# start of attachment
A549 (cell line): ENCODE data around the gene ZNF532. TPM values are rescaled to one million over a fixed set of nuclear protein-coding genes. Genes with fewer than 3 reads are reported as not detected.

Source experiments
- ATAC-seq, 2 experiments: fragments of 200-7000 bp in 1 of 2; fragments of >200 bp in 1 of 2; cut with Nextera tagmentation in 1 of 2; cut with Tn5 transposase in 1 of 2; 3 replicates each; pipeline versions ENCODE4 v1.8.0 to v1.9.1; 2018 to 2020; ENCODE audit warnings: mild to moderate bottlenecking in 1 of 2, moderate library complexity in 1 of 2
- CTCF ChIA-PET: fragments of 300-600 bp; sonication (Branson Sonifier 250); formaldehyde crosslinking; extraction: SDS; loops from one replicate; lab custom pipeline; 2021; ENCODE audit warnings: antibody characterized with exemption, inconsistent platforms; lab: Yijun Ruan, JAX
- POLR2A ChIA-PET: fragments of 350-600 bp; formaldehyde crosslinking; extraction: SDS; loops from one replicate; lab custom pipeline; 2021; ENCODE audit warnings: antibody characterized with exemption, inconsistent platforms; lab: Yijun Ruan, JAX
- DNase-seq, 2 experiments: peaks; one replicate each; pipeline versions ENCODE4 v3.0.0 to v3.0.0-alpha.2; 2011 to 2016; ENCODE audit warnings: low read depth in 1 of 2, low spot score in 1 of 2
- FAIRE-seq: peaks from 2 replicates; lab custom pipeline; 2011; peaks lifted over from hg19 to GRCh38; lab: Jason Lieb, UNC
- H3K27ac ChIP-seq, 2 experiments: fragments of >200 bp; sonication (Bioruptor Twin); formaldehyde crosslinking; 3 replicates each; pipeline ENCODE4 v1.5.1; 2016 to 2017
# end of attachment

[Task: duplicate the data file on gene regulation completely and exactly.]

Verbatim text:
A549 (cell line): ENCODE data around the gene ZNF532. TPM values are rescaled to one million over a fixed set of nuclear protein-coding genes. Genes with fewer than 3 reads are reported as not detected.

Source experiments
- ATAC-seq, 2 experiments: fragments of 200-7000 bp in 1 of 2; fragments of >200 bp in 1 of 2; cut with Nextera tagmentation in 1 of 2; cut with Tn5 transposase in 1 of 2; 3 replicates each; pipeline versions ENCODE4 v1.8.0 to v1.9.1; 2018 to 2020; ENCODE audit warnings: mild to moderate bottlenecking in 1 of 2, moderate library complexity in 1 of 2
- CTCF ChIA-PET: fragments of 300-600 bp; sonication (Branson Sonifier 250); formaldehyde crosslinking; extraction: SDS; loops from one replicate; lab custom pipeline; 2021; ENCODE audit warnings: antibody characterized with exemption, inconsistent platforms; lab: Yijun Ruan, JAX
- POLR2A ChIA-PET: fragments of 350-600 bp; formaldehyde crosslinking; extraction: SDS; loops from one replicate; lab custom pipeline; 2021; ENCODE audit warnings: antibody characterized with exemption, inconsistent platforms; lab: Yijun Ruan, JAX
- DNase-seq, 2 experiments: peaks; one replicate each; pipeline versions ENCODE4 v3.0.0 to v3.0.0-alpha.2; 2011 to 2016; ENCODE audit warnings: low read depth in 1 of 2, low spot score in 1 of 2
- FAIRE-seq: peaks from 2 replicates; lab custom pipeline; 2011; peaks lifted over from hg19 to GRCh38; lab: Jason Lieb, UNC
- H3K27ac ChIP-seq, 2 experiments: fragments of >200 bp; sonication (Bioruptor Twin); formaldehyde crosslinking; 3 replicates each; pipeline ENCODE4 v1.5.1; 2016 to 2017